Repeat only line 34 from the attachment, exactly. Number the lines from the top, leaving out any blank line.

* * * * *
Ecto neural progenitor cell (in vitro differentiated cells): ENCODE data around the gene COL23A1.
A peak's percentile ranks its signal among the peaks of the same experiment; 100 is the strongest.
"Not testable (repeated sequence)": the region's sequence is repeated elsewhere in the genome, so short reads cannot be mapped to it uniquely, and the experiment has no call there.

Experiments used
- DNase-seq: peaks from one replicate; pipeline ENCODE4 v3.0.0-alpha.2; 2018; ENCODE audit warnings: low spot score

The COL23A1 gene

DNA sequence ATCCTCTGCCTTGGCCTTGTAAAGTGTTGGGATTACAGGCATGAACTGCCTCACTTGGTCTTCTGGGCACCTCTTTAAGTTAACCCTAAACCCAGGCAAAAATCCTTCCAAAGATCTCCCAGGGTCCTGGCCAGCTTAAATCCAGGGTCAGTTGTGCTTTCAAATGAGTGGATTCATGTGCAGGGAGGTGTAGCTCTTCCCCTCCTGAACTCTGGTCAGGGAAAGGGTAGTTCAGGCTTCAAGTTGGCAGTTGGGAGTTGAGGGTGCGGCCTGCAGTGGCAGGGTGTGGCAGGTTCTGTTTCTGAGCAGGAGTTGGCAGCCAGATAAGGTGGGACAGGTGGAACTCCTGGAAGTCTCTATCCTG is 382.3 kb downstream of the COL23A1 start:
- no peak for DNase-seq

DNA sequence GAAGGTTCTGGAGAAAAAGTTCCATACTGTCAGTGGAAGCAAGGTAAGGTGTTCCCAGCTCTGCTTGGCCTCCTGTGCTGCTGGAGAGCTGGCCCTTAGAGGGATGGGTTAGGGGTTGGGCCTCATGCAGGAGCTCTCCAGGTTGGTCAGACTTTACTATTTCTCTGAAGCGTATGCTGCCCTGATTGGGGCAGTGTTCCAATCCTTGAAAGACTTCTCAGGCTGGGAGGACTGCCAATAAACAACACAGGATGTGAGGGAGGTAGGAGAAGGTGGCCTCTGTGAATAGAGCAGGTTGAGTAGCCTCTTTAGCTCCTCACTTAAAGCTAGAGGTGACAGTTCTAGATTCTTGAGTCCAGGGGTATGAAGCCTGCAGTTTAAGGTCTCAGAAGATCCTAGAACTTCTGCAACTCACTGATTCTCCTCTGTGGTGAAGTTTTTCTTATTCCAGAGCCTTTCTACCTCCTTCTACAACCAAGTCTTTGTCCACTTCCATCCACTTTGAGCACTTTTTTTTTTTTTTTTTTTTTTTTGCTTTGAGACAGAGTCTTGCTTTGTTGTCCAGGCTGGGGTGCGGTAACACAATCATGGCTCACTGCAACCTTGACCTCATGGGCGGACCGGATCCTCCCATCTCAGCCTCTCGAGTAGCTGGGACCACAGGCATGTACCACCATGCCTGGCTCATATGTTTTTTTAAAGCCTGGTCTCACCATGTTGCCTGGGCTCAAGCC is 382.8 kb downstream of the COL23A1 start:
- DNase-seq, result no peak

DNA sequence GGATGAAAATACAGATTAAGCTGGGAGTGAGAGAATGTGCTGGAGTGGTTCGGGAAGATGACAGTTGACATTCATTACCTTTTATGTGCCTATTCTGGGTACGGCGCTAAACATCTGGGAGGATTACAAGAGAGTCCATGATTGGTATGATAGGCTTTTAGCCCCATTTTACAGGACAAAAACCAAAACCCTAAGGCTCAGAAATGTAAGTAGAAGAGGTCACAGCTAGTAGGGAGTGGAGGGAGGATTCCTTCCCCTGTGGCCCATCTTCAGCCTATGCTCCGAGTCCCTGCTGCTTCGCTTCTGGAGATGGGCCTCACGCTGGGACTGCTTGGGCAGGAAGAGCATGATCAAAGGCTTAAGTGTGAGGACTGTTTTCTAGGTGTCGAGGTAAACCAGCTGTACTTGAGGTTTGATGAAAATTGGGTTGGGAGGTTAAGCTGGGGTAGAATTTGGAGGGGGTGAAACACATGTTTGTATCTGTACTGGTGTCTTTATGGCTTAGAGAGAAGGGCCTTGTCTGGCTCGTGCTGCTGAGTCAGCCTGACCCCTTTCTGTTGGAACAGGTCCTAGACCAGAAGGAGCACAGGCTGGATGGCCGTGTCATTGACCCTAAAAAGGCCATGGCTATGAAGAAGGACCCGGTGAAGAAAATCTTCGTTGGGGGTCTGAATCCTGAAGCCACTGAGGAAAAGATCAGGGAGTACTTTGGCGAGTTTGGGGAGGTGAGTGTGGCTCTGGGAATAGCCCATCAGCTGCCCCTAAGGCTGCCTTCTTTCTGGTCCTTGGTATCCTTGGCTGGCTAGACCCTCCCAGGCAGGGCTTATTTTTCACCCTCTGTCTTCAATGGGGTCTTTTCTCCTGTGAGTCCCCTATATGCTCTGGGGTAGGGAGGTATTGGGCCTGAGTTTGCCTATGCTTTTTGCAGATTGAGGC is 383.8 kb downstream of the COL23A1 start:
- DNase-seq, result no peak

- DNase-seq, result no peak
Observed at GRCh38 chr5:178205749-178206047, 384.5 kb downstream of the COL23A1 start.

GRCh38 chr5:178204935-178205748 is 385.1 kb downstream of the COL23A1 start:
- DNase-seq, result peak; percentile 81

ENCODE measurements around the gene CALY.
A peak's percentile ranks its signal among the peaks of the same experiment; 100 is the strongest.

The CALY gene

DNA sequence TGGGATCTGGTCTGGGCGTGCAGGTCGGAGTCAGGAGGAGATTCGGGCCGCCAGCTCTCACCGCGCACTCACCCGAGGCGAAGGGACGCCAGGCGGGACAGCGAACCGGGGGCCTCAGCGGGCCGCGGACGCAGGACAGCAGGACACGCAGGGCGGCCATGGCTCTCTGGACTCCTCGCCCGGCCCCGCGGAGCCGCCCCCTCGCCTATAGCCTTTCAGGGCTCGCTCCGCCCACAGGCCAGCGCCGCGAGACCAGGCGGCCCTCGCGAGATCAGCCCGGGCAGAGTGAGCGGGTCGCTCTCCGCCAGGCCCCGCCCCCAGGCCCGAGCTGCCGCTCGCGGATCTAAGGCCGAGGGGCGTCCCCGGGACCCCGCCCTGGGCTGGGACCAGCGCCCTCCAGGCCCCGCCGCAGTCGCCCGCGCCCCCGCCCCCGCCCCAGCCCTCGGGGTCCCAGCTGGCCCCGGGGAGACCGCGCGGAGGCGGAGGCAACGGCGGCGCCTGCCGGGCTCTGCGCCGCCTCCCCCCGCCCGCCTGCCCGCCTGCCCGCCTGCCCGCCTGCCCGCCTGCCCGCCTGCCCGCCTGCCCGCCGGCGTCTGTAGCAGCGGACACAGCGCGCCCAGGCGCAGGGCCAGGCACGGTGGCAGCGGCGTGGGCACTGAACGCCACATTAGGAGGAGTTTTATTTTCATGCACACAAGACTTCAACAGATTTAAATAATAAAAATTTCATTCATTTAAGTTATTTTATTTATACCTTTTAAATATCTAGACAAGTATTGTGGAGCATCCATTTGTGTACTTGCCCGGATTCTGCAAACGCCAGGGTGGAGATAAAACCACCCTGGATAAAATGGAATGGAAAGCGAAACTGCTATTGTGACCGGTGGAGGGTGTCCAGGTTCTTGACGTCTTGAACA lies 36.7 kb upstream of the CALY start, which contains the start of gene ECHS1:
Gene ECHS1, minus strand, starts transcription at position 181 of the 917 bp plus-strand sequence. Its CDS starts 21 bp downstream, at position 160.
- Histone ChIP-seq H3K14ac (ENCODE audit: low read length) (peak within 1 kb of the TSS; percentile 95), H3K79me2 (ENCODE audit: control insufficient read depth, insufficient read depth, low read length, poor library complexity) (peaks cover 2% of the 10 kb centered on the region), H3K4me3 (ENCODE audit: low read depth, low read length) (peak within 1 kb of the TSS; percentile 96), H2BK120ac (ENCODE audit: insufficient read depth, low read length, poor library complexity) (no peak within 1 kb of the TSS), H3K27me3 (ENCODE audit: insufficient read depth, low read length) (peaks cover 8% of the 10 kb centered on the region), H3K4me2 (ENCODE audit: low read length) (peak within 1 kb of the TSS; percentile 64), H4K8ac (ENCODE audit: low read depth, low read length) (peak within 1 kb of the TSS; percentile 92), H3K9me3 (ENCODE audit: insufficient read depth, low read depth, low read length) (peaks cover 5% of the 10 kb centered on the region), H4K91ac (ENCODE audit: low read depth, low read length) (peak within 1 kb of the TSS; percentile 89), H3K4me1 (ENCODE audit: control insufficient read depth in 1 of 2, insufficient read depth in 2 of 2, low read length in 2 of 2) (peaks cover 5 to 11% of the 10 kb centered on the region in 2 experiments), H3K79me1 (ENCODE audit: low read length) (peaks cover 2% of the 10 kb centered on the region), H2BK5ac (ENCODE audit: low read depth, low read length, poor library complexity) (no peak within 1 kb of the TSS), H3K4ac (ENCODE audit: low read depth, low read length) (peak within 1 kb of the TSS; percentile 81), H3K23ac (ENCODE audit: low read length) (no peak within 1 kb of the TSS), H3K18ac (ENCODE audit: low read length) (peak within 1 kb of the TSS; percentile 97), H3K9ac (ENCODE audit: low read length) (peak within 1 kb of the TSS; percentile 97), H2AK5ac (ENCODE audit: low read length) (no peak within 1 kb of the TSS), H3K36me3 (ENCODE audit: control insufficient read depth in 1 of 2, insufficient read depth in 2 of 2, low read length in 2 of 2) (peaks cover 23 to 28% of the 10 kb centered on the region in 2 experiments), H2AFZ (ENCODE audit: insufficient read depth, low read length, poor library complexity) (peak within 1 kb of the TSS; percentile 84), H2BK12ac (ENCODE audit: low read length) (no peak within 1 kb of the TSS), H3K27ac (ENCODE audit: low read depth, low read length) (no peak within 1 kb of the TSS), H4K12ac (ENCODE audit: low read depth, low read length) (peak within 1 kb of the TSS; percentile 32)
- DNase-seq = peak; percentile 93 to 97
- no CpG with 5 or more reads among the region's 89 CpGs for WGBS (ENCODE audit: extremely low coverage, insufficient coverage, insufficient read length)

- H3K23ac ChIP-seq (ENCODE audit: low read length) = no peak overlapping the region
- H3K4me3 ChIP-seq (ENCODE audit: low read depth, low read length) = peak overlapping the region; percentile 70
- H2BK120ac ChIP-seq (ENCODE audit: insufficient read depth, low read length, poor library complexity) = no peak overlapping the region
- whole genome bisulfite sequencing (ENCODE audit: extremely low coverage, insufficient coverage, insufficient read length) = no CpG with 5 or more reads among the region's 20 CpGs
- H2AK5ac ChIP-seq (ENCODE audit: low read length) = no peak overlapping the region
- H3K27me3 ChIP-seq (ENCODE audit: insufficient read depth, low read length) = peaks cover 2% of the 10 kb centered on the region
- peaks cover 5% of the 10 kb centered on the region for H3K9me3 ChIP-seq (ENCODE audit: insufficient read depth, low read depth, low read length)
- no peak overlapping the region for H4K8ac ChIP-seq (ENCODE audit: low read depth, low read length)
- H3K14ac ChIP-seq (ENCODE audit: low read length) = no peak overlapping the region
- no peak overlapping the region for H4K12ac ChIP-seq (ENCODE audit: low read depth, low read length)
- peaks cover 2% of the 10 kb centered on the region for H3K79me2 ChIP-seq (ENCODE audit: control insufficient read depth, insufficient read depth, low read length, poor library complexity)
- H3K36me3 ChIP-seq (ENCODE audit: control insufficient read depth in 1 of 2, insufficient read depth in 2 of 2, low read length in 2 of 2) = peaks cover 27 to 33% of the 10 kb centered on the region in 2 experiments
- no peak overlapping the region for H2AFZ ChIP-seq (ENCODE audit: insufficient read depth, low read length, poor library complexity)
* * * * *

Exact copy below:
- no peak overlapping the region for H4K12ac ChIP-seq (ENCODE audit: low read depth, low read length)